(Most) Dogs may be covered in fur, but just because we cannot see their skin doesn’t mean they aren’t hiding rashes, lumps or bumps.
If this does happen, just like with humans, our pets need to visit a dermatologist. Luckily at SASH we have our own Dermatology team to help dogs like Boss, a nine-year-old Shar Pei cross.
Boss has been seeing Dr Linda Vogelnest from our Dermatology department since 2008, with a persistent year-round itching – a problem that started when Boss was only a few months old.
Treatments such as antihistamines and steroids had minimal improvement, so Boss was put on a strict food elimination diet to see if a food allergy was the source of the itch. But there was still no change.
With the food allergy idea out, Boss had an allergy skin test, where a tiny droplet of the possible allergen is pricked or scratched onto the skin. Boss recorded strong reactions to almost all the airborne pollens tested, meaning he was allergic to them. The next step was to use allergy vaccines to try and desensitise Boss to the pollens (called desensitisation).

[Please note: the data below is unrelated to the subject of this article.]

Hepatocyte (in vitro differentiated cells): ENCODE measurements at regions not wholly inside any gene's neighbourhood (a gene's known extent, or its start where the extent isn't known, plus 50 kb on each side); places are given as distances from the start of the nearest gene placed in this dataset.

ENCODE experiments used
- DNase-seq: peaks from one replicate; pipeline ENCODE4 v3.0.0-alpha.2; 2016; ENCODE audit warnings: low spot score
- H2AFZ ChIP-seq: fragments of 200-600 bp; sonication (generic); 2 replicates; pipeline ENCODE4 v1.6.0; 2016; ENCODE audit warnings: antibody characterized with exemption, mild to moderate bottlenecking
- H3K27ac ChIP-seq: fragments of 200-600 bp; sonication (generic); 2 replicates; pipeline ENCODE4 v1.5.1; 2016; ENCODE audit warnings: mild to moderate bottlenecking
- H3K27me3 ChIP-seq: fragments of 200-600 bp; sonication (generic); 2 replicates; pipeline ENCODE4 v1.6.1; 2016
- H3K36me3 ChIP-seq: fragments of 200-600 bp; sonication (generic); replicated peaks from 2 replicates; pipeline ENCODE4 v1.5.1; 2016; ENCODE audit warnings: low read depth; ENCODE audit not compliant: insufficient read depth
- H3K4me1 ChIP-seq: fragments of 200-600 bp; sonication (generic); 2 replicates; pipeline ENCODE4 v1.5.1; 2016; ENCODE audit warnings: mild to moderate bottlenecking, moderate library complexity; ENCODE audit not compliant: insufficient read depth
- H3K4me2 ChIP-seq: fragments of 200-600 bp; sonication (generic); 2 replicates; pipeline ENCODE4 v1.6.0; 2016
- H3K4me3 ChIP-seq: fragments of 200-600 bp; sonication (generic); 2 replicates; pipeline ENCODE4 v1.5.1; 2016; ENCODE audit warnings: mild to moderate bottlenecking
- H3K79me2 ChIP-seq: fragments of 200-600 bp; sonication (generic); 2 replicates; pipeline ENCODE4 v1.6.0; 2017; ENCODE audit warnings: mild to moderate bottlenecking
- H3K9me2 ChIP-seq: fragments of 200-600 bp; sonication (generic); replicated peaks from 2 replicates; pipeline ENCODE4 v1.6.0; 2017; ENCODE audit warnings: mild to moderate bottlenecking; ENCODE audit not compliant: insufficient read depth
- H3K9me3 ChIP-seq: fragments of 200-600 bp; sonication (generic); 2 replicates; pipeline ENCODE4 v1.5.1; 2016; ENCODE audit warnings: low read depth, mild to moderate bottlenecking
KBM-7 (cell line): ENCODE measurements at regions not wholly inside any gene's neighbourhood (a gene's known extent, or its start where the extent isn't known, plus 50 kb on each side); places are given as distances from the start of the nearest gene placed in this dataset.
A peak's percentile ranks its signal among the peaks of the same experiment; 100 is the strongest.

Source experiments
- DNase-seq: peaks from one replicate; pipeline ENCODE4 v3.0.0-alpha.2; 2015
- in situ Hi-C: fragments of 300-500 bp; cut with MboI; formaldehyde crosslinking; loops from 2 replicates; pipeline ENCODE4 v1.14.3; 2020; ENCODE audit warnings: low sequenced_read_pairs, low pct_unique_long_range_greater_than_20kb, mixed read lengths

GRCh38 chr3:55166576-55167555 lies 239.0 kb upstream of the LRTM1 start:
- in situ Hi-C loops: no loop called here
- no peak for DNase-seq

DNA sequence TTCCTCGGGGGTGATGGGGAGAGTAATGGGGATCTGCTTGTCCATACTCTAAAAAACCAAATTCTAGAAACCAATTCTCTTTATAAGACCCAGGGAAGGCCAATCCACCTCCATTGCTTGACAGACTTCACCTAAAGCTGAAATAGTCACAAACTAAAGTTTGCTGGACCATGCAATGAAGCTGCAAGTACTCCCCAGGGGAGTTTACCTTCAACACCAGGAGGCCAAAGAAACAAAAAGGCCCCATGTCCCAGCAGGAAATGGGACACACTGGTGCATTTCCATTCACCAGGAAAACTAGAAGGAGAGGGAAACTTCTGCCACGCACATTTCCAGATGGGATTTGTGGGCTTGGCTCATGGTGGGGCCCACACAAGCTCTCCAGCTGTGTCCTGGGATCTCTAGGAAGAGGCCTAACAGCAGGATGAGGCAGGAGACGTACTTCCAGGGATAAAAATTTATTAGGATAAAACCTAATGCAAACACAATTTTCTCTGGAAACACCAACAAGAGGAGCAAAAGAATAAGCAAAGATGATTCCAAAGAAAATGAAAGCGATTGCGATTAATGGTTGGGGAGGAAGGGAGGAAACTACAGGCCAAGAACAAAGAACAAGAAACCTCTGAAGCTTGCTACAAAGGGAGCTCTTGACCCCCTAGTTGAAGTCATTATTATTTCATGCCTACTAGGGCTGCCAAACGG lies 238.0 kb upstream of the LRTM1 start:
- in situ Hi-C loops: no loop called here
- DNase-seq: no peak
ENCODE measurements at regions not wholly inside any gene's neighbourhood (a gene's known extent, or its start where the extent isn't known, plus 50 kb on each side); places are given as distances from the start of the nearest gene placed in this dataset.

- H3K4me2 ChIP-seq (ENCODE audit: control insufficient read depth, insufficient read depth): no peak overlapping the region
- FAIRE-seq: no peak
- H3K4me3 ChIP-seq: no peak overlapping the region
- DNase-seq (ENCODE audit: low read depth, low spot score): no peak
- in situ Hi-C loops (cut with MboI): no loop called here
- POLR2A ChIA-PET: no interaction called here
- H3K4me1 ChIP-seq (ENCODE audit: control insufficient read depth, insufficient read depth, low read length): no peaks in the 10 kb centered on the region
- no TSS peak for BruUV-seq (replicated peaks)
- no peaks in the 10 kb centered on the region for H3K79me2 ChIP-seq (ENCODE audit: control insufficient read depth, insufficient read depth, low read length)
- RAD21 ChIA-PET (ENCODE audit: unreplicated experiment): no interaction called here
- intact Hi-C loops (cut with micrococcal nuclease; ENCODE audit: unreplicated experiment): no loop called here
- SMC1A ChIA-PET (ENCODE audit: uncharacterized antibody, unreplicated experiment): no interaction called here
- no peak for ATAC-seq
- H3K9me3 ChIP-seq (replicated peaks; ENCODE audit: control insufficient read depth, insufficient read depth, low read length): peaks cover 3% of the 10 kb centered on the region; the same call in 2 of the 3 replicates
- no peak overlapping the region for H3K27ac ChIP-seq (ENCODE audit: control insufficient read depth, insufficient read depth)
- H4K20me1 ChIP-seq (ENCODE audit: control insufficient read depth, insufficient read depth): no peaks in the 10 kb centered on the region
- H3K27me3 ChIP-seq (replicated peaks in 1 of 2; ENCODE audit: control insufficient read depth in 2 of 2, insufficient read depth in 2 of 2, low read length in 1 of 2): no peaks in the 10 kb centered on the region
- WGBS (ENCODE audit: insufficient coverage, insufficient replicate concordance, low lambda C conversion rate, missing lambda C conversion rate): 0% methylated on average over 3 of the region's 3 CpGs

Boss received the allergy vaccine for approximately 18 months and initially improved. He also had fewer reactions on the repeat skin test, but was still a very itchy dog. It was at this point that Boss was enrolled in a new drug trial where the dogs involved were either given a drug called cyclosporine or the new drug. As it was a blind study, his owners didn’t know which drug he would receive.
After completing the three month drug trial, Boss’ skin was significantly better and it was revealed that Boss had been receiving the new medication. Fortunately, his owners were offered the opportunity to continue using this as part of an extended evaluation, as they waited for the drug to be registered for use in Australia.
Boss’ story is just one example of how the Dermatology team at SASH can help patients with skin allergies and work to find a suitable treatment for your pet.